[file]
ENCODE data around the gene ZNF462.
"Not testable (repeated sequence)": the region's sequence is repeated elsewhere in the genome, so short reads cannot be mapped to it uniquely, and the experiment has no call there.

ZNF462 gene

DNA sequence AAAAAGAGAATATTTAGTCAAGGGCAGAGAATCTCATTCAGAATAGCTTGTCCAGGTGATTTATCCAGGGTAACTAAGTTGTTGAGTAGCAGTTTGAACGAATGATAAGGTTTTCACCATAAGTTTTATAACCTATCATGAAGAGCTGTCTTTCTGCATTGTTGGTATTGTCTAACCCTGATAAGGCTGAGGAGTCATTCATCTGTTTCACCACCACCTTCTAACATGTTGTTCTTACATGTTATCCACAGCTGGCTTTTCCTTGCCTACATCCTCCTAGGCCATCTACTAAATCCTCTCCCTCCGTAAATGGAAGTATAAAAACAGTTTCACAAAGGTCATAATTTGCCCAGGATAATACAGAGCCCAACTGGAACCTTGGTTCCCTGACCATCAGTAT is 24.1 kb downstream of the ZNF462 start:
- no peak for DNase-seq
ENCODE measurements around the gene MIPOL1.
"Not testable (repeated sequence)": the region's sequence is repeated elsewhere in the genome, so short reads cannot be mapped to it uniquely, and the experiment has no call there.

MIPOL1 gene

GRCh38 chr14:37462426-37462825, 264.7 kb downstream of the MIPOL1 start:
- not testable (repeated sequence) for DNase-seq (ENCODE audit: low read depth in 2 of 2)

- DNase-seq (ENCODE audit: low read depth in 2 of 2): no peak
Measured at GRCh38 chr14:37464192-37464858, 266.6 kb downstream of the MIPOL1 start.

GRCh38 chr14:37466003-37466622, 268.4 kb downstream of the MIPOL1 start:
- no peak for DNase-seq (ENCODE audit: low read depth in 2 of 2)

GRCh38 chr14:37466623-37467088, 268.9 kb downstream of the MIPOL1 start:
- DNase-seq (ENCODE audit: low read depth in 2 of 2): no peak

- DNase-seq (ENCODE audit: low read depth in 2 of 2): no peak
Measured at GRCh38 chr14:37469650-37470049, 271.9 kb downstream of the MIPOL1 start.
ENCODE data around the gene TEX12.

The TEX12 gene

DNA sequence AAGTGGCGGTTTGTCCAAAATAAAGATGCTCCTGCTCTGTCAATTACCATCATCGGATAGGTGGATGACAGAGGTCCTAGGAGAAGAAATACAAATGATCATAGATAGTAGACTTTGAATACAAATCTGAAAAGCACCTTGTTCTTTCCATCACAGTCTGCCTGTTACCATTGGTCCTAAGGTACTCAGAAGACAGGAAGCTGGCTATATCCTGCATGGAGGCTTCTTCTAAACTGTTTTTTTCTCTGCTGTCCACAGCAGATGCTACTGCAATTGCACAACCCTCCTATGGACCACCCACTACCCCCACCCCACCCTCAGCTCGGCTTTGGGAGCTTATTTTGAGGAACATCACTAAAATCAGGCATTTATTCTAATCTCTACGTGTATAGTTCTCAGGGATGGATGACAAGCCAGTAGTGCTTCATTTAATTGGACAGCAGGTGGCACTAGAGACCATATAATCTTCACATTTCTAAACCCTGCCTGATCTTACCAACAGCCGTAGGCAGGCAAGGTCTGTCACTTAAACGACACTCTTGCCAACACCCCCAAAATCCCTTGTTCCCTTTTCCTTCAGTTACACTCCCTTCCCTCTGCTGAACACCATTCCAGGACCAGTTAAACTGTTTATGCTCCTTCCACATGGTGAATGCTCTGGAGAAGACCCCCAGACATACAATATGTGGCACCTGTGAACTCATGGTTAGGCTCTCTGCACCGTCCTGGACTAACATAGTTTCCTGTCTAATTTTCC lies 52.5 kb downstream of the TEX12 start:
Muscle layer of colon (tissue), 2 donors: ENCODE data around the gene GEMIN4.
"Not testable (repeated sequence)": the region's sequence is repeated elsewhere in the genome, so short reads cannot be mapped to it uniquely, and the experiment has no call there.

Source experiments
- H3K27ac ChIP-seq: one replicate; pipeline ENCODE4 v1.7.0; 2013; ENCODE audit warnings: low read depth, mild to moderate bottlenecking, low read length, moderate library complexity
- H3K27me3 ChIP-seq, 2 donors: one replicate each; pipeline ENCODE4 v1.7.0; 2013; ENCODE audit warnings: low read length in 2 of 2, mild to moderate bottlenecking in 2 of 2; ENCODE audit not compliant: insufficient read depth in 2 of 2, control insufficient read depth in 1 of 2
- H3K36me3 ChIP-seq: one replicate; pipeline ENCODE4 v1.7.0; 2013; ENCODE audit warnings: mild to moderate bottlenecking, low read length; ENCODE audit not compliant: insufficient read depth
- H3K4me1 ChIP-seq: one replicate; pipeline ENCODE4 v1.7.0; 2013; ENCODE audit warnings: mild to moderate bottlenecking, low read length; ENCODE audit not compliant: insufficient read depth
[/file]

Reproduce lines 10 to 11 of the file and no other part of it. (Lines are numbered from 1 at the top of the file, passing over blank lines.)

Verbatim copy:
- not testable (repeated sequence) for DNase-seq (ENCODE audit: low read depth in 2 of 2)

- DNase-seq (ENCODE audit: low read depth in 2 of 2): no peak